I feel like it’s worth prefacing this whole piece with a statement: I don’t think I’ve ever considered working for the BBC. The latest antics surrounding trans identity ignored entirely, I still wouldn’t really have thought about it or seen it as a career option. So when I write this, it doesn’t come from the point of view of someone who feels in any way betrayed by what happened last week, or like a path has been cut off. I’m mostly just tired.
It’s almost comical, asking the question every week as to where the next attack on trans people will come from. Will it be the TERFs in academia? In government? Will it come from Mumsnet, or a “well-meaning” Christian group?
Or will it come from the supposedly neutral BBC, informing their reporters that they cannot be seen at pride as it would call their impartiality into question?
The impartiality problem that surfaced last week was… a punch to the gut I didn’t expect.
Somehow, I’d never considered that last question. Sure, I’ve seen the impartiality issue come up before – plenty of documentaries, in the interest of a “balanced argument”, dedicate significant time to showing people the views of all those who think trans people shouldn’t have rights, or access to healthcare, or be listened to when they assert their identity.
I guess pride is something I’ve seen as a particularly washed out, corporate event for a long time. I’ve only ever been part of one pride event, and to get information about the event I had to scroll past all those sponsors and “special thanks” to banking firms and a certain university that platforms anti-trans speakers. Sure, attending pride meant a lot to me, but it had very little to do with politics in the end.
But the impartiality problem that surfaced last week was something new, a punch to the gut I didn’t expect. The idea that, simply by existing in a space where trans people may be accepted as themselves (because let us not forget that there are plenty of scenarios where pride can be uncomfortable for many in the LGBTQ+ community, including trans people), a reporter could be seen as stepping out of their impartiality.
Is being accepting of people whose place in society is often questioned “too political”?
Because the simple existence of trans individuals as happy and proud is, apparently, too political. If it isn’t accompanied by the caveat that is someone saying “hey, you can’t use that bathroom”, it’s apparently too much for the BBC.
I wondered, for a moment, how many trans people the BBC employs. Do they have any trans reporters? Would a trans person have to renounce their ability to be out in any form to work at the BBC? What about little things, like pronoun pins or pronoun signatures in emails (which, coincidentally, I saw for the first time at Oxford only a few days ago)? Are those seen as politically charged, or signifiers of being welcoming to trans individuals?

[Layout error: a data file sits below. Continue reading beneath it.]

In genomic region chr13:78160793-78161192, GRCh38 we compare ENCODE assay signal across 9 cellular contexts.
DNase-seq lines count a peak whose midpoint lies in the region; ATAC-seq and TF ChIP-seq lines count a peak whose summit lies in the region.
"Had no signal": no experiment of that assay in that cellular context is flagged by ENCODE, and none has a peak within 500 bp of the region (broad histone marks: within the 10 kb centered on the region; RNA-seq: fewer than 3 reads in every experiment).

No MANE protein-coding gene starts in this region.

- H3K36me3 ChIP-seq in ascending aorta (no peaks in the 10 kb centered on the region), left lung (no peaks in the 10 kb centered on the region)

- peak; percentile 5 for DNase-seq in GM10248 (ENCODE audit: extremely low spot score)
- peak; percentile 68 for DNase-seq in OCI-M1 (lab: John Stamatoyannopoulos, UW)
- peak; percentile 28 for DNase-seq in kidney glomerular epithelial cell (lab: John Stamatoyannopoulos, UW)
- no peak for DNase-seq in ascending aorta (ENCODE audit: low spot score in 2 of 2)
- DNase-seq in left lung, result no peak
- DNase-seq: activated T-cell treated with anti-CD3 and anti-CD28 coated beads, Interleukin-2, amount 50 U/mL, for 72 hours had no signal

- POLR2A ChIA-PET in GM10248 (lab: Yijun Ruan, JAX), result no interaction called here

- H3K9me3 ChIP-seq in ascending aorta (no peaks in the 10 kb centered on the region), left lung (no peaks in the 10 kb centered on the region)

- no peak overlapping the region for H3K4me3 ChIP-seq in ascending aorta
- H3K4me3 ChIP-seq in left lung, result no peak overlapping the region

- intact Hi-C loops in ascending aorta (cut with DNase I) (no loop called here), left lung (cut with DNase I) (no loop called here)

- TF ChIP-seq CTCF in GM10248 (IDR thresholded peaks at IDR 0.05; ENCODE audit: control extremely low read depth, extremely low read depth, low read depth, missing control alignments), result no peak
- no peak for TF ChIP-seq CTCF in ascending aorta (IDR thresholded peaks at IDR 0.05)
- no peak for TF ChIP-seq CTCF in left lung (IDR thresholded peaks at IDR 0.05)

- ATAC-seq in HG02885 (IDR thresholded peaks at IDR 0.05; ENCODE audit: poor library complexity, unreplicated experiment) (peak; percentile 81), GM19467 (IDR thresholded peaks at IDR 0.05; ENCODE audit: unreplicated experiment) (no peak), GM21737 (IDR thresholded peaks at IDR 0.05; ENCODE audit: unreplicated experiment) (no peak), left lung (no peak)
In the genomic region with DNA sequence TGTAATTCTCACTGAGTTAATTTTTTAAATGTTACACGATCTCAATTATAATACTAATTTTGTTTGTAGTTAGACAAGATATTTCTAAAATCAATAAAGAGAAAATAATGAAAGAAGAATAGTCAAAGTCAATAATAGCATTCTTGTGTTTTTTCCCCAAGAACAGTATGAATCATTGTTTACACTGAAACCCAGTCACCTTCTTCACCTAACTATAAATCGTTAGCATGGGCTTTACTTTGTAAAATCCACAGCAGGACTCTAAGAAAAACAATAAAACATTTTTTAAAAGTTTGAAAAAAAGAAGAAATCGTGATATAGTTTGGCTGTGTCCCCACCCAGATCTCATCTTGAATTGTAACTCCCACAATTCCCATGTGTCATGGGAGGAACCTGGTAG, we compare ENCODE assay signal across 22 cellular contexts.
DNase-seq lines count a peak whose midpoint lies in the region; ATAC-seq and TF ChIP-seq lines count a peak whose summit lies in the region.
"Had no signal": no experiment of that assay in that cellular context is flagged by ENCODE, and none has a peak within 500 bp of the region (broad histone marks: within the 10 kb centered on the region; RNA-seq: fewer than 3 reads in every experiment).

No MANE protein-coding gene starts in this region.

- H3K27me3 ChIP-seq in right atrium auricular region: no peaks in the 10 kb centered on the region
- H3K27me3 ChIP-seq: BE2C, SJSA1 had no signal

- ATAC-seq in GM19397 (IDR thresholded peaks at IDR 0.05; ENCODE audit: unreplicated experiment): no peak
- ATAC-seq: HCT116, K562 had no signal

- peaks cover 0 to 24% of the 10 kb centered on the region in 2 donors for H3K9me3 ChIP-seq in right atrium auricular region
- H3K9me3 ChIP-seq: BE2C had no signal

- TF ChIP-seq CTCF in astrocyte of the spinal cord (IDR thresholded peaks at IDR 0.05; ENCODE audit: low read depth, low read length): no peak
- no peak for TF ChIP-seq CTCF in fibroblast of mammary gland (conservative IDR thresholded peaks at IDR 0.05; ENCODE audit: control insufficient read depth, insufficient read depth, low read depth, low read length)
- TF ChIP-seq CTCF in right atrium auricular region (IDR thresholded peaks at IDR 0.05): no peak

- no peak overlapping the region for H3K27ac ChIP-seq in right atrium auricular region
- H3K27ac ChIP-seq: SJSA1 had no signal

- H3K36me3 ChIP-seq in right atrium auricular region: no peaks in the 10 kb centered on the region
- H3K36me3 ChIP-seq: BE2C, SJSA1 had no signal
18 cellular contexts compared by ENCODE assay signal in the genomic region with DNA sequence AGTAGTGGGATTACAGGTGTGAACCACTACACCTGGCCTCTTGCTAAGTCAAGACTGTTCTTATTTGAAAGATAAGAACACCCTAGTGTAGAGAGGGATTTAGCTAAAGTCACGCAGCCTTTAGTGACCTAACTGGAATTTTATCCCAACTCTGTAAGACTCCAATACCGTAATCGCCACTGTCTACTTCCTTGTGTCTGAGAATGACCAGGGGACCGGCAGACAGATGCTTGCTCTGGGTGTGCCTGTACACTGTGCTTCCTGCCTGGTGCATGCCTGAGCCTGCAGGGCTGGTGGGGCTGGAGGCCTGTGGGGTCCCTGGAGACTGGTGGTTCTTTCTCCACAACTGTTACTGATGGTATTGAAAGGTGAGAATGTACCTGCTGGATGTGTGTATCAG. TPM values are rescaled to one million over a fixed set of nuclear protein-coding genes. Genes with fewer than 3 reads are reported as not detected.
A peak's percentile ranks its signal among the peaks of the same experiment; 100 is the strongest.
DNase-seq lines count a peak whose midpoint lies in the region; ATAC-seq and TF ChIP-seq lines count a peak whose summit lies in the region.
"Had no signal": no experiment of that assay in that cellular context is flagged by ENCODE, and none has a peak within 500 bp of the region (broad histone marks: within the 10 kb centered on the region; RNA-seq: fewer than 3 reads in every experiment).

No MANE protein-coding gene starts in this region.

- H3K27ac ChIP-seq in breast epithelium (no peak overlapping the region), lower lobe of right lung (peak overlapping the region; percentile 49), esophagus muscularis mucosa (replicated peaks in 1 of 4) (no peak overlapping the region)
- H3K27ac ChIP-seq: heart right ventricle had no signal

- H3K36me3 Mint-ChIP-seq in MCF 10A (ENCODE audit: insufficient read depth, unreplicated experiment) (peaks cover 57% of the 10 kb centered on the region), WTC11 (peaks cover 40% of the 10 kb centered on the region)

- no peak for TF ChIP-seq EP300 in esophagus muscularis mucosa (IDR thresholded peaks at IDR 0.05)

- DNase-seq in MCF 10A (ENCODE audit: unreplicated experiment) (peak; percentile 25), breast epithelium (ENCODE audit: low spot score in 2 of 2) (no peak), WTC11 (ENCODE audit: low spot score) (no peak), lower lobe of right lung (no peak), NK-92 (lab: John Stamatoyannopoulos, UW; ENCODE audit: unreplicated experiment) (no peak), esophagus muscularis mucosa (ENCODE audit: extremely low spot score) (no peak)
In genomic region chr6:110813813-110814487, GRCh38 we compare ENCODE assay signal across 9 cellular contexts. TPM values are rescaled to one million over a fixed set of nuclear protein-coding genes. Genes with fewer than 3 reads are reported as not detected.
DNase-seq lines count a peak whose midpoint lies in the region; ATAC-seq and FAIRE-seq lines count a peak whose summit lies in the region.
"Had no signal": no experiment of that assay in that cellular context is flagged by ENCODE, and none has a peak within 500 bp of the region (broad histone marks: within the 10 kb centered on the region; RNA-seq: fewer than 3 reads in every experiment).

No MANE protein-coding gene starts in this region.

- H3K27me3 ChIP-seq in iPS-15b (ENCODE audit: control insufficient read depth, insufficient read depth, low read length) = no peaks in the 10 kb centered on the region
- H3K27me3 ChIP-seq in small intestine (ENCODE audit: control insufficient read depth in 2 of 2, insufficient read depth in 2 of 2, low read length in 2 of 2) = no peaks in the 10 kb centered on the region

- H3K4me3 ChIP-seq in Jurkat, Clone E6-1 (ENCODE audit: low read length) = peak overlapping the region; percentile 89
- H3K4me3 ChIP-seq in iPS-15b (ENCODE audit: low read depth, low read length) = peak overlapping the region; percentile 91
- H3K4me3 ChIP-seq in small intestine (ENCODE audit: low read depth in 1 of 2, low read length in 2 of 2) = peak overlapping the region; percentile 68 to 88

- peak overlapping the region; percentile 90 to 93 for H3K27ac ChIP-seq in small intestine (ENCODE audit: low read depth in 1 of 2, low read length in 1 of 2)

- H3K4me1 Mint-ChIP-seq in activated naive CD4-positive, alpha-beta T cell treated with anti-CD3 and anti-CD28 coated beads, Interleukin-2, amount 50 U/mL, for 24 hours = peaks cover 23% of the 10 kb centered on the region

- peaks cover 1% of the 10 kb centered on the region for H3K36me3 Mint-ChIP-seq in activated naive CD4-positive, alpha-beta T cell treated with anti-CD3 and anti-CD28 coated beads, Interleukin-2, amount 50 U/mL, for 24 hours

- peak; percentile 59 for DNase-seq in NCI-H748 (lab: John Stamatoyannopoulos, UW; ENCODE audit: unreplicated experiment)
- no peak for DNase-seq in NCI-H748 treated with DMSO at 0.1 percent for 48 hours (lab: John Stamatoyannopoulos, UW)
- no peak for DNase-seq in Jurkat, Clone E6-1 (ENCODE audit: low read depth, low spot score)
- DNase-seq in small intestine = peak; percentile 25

Is being accepting of people whose place in society is often questioned “too political”? If the BBC complies with the Equality Act, which states gender reassignment as a protected characteristic, is that taking a side in the “trans issue”?
Basically, the logic of this doesn’t follow through to me in the slightest. I understand that it’s about people taking a public stand for political issues, but the line here is very, very thin. I don’t think I – or anyone – gathers entirely what counts as political involvement; there’s been a clarification since the initial uproar that stated that staff could attend pride events, so long as it wasn’t “too political”.
But who’s to say that a public attitude can’t be carried into the more private parts of the BBC? If a boss or manager has deemed that saying “trans rights are human rights” or “black lives matter” is too political, then what does that say about their attitude to how people should be treated in the workplace? Is saying those things in a non-public capacity unacceptable too?
I ask a lot of questions in this column. Probably too many, if I were sticking to guidelines about how to write a good column. I’m probably meant to be viciously arguing a specific point, or perhaps I shouldn’t be asking questions at all – after all, if my questions are too revealing or pointed then I’m probably not impartial enough.
But I think this kind of stance necessitates asking questions, and as of right now I don’t have many answers. This feels like a mistake to me, a blatant reframing of trans rights into a topic to be debated instead of something to be taken seriously. Somehow I doubt that a resolution will come easily to the BBC either.